Edward Scissorhands does Bladerunner — badly!
Directed by Alex Proyas
Reviewed by Graham Matthews
The Crow could have been a darkly disturbing film, chronicling the decay of the slightly futuristic inner city, in the style of Bladerunner. Unfortunately the only resemblance between the two films is the sets, which seem to be a remake of the former, but lacking in imagination.
Perhaps The Crow could have been a better film. The untimely death of its star certainly created problems for the director, adding to the untidy, chopped look of the film. As far as the plot, the politics and the imagery went however, all seriously lacked imagination.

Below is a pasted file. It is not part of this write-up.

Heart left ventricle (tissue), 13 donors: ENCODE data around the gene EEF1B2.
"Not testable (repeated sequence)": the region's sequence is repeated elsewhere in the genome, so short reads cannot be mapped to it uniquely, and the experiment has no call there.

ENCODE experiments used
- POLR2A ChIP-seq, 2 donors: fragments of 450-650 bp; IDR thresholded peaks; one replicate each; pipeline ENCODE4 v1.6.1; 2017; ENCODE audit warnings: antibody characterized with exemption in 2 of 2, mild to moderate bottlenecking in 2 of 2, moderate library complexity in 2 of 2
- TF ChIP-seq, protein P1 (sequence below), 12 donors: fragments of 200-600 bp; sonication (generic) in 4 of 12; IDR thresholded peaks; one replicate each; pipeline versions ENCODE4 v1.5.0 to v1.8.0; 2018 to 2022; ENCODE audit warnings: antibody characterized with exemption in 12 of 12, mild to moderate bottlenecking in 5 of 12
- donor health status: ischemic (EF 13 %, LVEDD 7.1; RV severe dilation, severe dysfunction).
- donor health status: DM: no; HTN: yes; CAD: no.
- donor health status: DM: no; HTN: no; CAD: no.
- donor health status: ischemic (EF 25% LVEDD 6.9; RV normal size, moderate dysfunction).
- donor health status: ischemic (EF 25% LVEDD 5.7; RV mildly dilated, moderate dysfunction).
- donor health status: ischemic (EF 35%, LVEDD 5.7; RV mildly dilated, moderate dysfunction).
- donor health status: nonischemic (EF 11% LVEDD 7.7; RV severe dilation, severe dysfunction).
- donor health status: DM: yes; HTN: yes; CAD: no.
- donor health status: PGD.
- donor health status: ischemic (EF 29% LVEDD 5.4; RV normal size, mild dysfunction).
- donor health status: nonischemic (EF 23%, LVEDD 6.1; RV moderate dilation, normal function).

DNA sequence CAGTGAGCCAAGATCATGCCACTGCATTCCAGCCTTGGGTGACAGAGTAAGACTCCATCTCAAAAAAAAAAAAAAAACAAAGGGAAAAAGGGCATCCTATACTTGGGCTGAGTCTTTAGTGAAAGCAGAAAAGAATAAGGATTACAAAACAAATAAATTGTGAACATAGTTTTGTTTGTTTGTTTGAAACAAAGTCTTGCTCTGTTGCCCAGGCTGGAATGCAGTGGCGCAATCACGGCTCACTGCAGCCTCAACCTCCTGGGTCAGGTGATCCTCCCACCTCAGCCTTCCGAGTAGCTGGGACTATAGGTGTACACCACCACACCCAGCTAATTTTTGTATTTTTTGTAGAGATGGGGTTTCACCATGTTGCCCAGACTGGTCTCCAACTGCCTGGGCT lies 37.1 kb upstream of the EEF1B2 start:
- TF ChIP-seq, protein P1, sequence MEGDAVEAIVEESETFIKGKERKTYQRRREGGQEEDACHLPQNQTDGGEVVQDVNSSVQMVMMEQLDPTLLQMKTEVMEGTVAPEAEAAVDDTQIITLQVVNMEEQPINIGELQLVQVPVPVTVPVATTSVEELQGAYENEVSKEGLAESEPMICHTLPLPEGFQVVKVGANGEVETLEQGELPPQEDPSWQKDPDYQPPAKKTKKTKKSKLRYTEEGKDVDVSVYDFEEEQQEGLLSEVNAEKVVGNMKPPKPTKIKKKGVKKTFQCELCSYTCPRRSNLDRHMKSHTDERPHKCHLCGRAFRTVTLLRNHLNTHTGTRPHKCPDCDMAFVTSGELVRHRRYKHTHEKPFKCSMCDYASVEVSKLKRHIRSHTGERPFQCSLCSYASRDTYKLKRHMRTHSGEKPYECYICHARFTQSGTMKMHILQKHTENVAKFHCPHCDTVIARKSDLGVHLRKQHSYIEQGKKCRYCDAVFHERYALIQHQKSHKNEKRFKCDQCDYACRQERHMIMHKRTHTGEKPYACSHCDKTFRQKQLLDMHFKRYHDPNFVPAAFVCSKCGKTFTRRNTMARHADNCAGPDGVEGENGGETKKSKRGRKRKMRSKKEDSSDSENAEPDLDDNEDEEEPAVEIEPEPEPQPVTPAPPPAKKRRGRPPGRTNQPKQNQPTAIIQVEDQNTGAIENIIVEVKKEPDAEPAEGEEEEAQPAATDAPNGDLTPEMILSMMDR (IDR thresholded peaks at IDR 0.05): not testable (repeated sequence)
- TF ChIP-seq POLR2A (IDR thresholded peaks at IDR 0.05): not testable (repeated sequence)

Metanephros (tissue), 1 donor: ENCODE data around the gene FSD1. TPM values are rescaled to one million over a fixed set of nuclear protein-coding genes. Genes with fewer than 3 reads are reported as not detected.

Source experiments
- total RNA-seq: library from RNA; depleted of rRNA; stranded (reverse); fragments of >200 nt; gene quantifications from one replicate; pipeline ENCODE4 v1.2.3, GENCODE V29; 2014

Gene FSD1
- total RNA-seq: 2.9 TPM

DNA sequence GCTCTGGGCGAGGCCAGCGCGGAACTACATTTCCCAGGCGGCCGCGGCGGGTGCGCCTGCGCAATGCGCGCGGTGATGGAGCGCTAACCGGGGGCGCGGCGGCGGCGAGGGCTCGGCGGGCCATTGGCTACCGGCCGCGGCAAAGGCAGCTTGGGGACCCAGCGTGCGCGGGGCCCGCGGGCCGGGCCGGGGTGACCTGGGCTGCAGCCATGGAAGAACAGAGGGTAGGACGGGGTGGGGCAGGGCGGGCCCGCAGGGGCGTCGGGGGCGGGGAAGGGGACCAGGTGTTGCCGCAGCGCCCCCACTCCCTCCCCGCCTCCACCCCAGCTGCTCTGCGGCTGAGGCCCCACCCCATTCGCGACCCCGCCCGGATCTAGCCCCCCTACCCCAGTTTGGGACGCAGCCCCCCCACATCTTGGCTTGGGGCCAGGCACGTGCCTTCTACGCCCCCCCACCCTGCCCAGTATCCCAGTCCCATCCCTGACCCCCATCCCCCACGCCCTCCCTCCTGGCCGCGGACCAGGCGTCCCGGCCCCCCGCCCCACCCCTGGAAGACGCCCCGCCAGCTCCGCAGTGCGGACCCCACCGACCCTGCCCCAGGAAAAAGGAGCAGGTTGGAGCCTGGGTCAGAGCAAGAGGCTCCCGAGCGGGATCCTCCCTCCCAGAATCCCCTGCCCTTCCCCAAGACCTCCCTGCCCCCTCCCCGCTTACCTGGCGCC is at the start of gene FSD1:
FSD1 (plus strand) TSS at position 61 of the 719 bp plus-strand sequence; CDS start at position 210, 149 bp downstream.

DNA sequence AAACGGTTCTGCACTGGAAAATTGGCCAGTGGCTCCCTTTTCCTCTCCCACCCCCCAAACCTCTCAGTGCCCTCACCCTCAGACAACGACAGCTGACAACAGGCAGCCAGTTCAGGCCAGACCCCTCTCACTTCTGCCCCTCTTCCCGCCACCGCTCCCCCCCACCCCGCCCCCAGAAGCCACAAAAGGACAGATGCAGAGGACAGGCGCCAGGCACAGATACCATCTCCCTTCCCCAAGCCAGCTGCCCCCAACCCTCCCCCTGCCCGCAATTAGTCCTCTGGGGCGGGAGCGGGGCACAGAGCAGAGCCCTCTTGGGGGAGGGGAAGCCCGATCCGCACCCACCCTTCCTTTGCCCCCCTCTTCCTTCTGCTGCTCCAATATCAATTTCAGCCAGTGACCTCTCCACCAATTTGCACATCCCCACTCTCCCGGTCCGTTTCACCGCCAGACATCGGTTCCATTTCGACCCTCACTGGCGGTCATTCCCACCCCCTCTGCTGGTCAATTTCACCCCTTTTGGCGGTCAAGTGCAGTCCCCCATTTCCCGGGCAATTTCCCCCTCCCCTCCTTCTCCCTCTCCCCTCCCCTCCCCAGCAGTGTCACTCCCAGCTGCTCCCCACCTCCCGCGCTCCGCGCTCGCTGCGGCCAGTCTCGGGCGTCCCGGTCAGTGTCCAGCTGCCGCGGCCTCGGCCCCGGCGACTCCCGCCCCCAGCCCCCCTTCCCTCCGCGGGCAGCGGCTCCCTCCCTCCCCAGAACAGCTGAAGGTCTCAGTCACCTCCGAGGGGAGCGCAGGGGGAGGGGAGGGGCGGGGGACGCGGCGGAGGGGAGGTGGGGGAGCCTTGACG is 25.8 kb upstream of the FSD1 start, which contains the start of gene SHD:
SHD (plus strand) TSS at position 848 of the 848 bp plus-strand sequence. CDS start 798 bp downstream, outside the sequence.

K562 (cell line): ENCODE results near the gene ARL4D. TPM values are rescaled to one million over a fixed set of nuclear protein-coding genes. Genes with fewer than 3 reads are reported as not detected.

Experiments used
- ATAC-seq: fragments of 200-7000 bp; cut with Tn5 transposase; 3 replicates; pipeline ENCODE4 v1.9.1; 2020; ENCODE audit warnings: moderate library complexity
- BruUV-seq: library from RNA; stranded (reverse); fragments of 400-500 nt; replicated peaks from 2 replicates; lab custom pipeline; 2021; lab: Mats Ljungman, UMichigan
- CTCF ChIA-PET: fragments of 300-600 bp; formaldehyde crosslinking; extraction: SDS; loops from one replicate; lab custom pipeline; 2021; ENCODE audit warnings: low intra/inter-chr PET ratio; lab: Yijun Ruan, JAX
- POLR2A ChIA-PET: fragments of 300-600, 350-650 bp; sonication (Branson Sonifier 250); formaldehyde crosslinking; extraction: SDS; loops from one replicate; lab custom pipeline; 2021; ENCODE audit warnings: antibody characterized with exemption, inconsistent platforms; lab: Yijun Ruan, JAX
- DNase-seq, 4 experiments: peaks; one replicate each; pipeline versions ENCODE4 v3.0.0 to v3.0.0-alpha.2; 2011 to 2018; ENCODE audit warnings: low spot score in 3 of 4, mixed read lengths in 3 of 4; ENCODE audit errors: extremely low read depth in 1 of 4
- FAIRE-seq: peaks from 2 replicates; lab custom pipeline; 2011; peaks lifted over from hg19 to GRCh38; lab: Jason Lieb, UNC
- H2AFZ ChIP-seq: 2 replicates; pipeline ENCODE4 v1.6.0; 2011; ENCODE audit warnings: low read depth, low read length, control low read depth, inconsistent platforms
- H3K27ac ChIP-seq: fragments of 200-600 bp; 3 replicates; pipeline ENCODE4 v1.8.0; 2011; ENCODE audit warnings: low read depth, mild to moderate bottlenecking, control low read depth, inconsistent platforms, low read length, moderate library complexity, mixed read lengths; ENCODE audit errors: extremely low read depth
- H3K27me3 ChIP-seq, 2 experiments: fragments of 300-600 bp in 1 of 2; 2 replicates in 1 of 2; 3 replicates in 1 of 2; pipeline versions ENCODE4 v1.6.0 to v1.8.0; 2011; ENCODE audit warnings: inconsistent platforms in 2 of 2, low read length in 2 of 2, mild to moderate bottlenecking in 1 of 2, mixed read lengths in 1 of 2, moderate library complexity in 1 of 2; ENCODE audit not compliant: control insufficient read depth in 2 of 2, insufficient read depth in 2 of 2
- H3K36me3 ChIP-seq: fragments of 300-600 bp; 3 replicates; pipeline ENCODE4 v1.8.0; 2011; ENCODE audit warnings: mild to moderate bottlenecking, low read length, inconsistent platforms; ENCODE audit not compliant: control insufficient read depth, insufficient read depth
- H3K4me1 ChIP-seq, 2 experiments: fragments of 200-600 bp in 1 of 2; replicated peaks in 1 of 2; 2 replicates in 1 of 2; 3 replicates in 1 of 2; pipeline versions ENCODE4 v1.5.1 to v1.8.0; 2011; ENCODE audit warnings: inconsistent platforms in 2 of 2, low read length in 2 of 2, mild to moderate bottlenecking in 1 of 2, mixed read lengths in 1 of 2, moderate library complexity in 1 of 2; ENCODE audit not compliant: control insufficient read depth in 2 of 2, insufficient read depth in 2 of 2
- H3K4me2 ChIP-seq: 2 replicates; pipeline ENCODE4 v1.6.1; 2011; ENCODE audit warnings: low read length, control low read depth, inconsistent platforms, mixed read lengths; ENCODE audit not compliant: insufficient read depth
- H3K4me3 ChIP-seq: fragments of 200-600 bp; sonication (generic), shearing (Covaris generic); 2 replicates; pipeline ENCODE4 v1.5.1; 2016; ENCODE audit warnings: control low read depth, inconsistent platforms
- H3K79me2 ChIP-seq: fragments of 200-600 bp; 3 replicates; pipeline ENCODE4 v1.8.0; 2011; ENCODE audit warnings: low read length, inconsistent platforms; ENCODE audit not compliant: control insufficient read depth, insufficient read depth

The plot, if you could call it that, started fairly consistently, but seemed to lose itself somewhere around the middle of the film, in a blazing gun battle which seemed to have little point. Unfortunately it never recovered. The final scenes, converted what might have been dark tragedy into a spurious farce.
The politics of the film is perhaps best illustrated by its portrayal of women characters. We had the evil woman, the innocent child, the innocent victim (in white no less!) and the mother, who must be re-won to family values by our hero.
The imagery of the film was hackneyed. It drew (very obviously) from Bladerunner and Edward Scissorhands, while the last scene looked like a scene from a Mel Brooks' Hitchcock spoof. Overall the film had the look of a music film clip (low budget) that simply forgot to end.
If I never see another auto-gun battle again, it will be much too soon. The music was the film's only saving grace.